By Bonnie Davis
(originally posted 2013/06/21)
Did you know that up until 1986, surgeries were routinely performed on babies without anaesthetic? The most common were intestinal and heart surgeries requiring the most invasive surgical techniques in existence. It was thought that babies were barely conscious and didn’t really feel anything, so it didn’t matter what happened to them early on. This may seem barbaric to us now, but that kind of thinking persists, even though science tells us that babies feel pain just as we do, are conscious of what is going on around them, and are exquisitely aware.
A newborn’s first experiences are imprinted in their minds in a profound way; memory of their early experiences gets recorded implicitly. This means that while we don’t ‘remember’ per say what happened to us before the age of two, these experiences influence our unfolding personality, how we react to things in our world, and our gut responses to things as we grow – our early experiences become a part of us. Experiences such as when and where we feel unsafe or threatened in some way are recorded in a part of the brain called the amygdala and are used to help us avoid similar experiences as we get older. Although we don’t ‘remember’ the initial incidents of feeling unsafe, our brains have recorded them and this imprint becomes a part of how we react to situations as children and, later, adults.
Why this is important when talking about a newborn baby is because his or her early experiences literally get built into their bodies and shape their brains and nervous systems for life. Science now tells us that a baby’s brain is highly impressionable and is being shaped by every experience that it has. Knowing this, there are ways to support our babies from the start that can really help them with this imprinting process. When we can slow down, babies can integrate what is happening to them; when we can attune to their inner experience, they feel seen and met by us.
One of the most important things to remember about babies is that we need to go slow with them,because their nervous system is operating at a speed that is 10-15 times slower than ours. What does going slow mean? It means that we slow down our movements, our language, and we talk to babies and prepare them for what is about to happen, much like we do with older children. So, for example, when we take the baby away from the mother for the first time after birth, we let the baby know there is a change coming, we tell them what is about to happen, and we go really slow. We keep in mind that this is the very first time the baby has left the mother’s body; it is a profound moment. When we slow down and talk to our babies about what is about to happen, we give their nervous system time to adapt to the change. This is really good practice to get into with babies because everything that happens to them in a day is beyond their control.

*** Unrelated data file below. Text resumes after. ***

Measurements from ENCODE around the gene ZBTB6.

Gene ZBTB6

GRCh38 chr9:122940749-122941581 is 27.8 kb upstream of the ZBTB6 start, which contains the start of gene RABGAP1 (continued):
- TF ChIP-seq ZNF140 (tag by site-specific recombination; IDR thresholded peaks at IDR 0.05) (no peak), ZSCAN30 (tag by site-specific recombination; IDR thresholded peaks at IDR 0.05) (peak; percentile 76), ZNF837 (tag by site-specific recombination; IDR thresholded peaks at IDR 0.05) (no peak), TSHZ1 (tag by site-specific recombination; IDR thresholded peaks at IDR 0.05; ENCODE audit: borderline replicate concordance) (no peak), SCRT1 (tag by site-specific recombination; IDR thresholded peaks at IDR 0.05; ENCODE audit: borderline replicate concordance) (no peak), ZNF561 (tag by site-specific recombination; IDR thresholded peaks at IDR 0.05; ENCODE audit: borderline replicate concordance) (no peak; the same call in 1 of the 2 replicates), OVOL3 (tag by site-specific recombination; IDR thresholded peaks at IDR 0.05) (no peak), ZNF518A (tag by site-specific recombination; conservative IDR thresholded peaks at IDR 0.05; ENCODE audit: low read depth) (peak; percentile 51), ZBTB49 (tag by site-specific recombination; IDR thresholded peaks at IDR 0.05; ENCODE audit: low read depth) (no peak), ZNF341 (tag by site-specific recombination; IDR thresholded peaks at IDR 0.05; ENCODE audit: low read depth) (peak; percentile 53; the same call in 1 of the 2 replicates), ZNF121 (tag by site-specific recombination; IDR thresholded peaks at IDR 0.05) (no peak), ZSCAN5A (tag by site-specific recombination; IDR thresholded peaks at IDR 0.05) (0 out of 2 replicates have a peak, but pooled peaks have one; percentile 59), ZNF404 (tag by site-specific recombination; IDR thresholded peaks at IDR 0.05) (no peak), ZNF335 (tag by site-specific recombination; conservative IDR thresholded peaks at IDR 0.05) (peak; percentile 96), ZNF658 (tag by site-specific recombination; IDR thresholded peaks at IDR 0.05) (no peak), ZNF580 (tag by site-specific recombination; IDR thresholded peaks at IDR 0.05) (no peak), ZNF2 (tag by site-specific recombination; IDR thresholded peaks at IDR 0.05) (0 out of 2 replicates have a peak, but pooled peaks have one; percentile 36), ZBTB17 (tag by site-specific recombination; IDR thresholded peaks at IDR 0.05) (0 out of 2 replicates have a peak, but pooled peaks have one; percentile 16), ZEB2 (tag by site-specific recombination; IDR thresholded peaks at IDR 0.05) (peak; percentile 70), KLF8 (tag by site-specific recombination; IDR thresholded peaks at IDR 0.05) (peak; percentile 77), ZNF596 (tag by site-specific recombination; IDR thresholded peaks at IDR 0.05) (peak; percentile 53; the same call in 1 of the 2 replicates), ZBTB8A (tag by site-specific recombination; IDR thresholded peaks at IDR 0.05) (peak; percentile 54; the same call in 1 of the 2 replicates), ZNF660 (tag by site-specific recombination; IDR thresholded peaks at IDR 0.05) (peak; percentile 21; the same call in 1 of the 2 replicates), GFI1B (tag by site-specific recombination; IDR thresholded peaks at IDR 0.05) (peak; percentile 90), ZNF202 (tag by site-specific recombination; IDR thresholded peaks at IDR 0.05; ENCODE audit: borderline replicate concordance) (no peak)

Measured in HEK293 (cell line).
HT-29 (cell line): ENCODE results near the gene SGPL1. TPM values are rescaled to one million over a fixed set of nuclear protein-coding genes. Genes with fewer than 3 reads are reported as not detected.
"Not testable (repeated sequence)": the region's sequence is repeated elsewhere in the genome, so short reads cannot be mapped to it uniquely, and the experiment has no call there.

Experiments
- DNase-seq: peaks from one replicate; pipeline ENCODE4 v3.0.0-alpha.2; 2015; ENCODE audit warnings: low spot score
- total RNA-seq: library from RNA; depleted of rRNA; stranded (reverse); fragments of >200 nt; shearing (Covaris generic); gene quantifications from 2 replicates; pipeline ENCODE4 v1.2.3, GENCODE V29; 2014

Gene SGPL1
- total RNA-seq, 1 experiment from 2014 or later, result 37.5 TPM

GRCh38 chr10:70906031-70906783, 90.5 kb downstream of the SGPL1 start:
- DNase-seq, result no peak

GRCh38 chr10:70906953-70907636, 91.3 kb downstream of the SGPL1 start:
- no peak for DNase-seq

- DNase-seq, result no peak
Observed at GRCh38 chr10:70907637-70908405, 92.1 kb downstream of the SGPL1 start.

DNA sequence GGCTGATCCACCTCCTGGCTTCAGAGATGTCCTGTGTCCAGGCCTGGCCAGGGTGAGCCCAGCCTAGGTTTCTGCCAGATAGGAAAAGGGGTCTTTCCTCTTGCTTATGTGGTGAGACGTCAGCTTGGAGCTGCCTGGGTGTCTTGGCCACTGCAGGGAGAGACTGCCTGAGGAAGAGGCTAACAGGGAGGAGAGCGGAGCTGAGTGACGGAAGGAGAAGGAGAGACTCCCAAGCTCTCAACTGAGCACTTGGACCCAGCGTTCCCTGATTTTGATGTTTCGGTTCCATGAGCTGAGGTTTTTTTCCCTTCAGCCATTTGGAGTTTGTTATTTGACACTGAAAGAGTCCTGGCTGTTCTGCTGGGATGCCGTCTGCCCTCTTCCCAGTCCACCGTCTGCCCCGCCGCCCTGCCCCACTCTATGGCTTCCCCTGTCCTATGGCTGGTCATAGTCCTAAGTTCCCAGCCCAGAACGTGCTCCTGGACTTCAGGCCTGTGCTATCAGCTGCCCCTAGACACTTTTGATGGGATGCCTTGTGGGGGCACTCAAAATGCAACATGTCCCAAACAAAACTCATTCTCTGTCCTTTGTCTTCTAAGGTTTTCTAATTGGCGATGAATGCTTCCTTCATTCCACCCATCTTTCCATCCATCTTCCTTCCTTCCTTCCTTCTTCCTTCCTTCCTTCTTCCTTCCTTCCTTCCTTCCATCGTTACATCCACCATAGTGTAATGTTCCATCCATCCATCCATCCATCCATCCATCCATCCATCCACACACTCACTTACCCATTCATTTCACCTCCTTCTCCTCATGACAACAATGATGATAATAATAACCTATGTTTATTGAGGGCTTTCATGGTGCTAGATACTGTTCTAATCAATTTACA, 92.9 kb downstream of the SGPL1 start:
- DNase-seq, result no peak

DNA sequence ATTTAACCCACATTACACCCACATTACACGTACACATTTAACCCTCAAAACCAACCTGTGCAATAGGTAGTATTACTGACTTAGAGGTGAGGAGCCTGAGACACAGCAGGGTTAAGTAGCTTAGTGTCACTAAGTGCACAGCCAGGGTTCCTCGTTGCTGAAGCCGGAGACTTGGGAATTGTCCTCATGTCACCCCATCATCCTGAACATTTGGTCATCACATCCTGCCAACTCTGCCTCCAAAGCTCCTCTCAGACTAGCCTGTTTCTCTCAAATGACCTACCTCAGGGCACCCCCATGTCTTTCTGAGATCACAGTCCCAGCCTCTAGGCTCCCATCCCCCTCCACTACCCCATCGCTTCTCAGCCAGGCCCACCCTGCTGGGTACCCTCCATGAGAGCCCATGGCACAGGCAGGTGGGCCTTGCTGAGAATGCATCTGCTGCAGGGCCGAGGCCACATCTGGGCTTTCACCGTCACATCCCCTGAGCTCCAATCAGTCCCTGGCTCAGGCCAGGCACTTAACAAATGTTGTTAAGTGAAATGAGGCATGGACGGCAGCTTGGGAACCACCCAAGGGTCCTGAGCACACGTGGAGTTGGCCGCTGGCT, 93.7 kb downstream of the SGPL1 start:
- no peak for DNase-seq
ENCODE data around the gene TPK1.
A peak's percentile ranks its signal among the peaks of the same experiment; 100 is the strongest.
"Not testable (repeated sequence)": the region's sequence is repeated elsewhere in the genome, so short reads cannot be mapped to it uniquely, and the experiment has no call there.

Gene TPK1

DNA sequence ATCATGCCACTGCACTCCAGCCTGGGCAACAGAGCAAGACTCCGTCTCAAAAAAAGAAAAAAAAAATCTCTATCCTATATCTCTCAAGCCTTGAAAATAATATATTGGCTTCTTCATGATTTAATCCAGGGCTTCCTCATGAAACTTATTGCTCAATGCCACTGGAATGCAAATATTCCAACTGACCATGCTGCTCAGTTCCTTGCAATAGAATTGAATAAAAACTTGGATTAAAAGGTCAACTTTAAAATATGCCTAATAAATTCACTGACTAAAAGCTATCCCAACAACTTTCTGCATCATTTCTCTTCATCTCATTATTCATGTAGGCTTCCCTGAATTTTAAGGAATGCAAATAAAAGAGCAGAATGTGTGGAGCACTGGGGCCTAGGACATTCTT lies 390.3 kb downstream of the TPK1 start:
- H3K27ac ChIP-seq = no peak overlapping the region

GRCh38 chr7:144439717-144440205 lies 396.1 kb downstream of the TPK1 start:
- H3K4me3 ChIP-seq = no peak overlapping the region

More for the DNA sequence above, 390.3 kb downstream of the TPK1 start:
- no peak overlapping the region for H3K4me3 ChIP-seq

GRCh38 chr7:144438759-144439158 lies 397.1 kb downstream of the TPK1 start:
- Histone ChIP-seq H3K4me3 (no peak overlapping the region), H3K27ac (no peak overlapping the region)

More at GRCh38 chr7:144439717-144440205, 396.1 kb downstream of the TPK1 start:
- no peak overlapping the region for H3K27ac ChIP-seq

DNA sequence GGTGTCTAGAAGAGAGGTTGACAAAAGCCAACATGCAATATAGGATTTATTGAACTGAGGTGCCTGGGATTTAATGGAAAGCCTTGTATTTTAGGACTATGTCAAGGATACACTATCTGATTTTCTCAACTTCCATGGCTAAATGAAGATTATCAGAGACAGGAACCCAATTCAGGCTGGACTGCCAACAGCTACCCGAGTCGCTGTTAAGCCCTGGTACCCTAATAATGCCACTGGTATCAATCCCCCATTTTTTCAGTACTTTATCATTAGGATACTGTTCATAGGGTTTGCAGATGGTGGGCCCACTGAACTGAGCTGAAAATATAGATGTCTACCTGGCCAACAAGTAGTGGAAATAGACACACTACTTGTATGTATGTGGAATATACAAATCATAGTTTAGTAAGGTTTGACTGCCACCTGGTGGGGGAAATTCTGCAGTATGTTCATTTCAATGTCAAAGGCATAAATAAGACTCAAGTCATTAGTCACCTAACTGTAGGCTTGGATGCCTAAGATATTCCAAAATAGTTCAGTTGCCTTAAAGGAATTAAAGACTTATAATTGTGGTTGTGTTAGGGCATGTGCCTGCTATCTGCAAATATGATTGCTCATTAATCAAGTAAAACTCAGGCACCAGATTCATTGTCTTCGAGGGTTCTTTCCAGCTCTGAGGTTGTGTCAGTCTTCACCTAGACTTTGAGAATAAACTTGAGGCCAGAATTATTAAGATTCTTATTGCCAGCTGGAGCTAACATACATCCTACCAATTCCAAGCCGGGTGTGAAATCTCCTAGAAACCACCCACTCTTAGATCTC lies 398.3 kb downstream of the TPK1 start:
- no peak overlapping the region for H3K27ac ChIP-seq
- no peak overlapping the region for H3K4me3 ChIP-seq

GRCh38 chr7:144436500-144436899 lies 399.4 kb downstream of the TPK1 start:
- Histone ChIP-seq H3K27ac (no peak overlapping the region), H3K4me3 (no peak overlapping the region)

How else can we support our babies? Babies learn about themselves by how we treat them. They grow optimally when they are nurtured, responded to in a timely manner, and attuned to. Attunement is the parent’s ability to ‘tune in’ and have sensitivity to what the baby is feeling and expressing. For example, you can take note that your baby is over-stimulated because you’ve had a busy morning out, and they are showing signs of fussiness. “We’ve been so busy this morning and we need some down time; let’s go sit in the corner where it’s quiet and nurse.” You can also notice that your baby seems angry over a toy. “Oh, you’re angry that I took that away from you. I’m sorry, here’s something fun!” When we are able to have this kind of ongoing communication and attunement, our babies receive the message that we see them, hear them, and that they are being met by us. This helps them to grow a sense of self, that how they feel matters to us, and this helps them build a sense of worthiness and belonging.
This suggestion to slow down and attune to our babies is not some folk remedy – it is supported by the most current scientific research and clinical practice. Paediatric neuroscientist Dr. Bruce Perry’s research demonstrates that the earliest most fundamental experiences that shape the brain are these sensitive interactions between mother and baby and that this forms a kind of template that moulds future responses to human contact.
To find out more about newborns and their brain development, check the birthcontinuum website events page. We offer education and coaching to parents on infant development, sleep issues, and toddler behavioural concerns. This fall, birthcontinuum will be offering several 8-week series of classes for parent/baby, and parent/tot focused on enhancing emotional/social development through singing, dancing and playing.
Bonnie Davis, RCST & attachment specialist,has been working with Vancouver families since 2002. She is a registered craniosacral therapist, experienced birth and postpartum doula and perinatal educator in Vancouver. She offers workshops, counselling services and education for new parents. She brings her experience with babies and a passion for supporting families to create strong attachments in the primal period.